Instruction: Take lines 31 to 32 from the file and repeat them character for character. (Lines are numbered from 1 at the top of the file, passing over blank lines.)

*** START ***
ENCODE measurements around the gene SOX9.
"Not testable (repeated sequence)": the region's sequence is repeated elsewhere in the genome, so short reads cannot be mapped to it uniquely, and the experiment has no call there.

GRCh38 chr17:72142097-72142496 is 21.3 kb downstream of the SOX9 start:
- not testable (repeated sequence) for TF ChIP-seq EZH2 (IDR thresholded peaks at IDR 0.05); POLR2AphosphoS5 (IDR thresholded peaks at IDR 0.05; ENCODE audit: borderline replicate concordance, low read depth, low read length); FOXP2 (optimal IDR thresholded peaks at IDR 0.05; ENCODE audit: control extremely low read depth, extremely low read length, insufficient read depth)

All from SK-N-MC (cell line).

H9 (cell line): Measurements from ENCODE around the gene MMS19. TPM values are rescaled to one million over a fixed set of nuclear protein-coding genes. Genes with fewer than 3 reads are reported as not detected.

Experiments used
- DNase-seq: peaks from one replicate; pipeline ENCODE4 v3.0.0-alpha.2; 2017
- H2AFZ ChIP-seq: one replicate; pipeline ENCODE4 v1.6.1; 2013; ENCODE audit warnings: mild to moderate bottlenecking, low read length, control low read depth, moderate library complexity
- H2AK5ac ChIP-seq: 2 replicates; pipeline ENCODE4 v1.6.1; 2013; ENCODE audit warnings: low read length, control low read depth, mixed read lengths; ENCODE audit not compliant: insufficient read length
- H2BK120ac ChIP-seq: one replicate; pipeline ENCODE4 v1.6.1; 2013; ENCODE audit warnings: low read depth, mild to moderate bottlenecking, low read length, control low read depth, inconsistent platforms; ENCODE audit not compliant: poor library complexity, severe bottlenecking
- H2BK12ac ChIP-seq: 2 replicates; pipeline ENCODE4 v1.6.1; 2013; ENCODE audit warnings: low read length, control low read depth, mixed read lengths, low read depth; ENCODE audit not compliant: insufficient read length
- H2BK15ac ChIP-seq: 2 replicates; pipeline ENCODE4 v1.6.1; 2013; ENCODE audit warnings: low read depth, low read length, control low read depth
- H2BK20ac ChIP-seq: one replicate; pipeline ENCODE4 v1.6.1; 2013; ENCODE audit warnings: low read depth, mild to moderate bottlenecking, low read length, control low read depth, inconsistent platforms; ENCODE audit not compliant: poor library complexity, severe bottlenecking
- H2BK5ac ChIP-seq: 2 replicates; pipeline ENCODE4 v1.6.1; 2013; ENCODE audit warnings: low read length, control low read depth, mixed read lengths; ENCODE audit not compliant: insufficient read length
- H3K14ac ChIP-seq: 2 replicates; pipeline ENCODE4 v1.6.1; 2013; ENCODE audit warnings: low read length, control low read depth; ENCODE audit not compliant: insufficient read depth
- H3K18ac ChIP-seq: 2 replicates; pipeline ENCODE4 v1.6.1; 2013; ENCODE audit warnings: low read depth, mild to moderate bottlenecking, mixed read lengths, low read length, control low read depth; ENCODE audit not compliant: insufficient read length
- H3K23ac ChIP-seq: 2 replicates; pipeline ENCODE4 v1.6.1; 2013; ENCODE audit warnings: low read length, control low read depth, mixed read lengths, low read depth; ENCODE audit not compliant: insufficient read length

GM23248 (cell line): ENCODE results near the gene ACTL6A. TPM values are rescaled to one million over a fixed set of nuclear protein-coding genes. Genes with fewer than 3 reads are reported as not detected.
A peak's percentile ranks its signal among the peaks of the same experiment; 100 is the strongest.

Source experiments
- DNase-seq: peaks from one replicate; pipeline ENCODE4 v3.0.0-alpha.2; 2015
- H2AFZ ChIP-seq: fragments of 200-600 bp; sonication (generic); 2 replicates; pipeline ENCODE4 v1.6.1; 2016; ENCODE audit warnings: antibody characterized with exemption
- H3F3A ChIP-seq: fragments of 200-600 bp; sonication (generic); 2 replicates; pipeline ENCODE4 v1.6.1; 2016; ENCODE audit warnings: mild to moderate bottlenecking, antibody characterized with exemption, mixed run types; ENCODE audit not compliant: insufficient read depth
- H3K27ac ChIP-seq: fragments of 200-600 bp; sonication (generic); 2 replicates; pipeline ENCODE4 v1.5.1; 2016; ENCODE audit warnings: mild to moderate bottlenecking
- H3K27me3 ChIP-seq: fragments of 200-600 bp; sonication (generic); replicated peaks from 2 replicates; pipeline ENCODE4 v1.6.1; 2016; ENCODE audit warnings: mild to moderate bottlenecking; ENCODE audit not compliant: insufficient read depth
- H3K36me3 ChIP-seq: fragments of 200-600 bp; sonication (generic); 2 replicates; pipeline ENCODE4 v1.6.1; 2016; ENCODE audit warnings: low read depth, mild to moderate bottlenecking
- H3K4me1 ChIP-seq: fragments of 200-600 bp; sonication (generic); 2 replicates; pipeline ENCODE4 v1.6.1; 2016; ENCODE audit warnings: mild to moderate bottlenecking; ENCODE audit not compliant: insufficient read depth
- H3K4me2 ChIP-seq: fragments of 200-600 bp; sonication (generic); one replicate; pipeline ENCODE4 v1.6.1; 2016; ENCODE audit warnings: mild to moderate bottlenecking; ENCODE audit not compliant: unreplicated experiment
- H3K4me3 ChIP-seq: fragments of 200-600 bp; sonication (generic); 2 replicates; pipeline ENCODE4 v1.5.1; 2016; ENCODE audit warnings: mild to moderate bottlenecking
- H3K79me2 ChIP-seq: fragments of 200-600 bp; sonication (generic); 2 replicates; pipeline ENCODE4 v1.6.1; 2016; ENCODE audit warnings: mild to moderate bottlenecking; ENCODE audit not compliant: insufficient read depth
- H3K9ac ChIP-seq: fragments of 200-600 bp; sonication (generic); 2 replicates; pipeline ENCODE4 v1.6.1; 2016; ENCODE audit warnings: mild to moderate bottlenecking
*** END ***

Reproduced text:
- H3K79me2 ChIP-seq: fragments of 200-600 bp; sonication (generic); 2 replicates; pipeline ENCODE4 v1.6.1; 2016; ENCODE audit warnings: mild to moderate bottlenecking; ENCODE audit not compliant: insufficient read depth
- H3K9ac ChIP-seq: fragments of 200-600 bp; sonication (generic); 2 replicates; pipeline ENCODE4 v1.6.1; 2016; ENCODE audit warnings: mild to moderate bottlenecking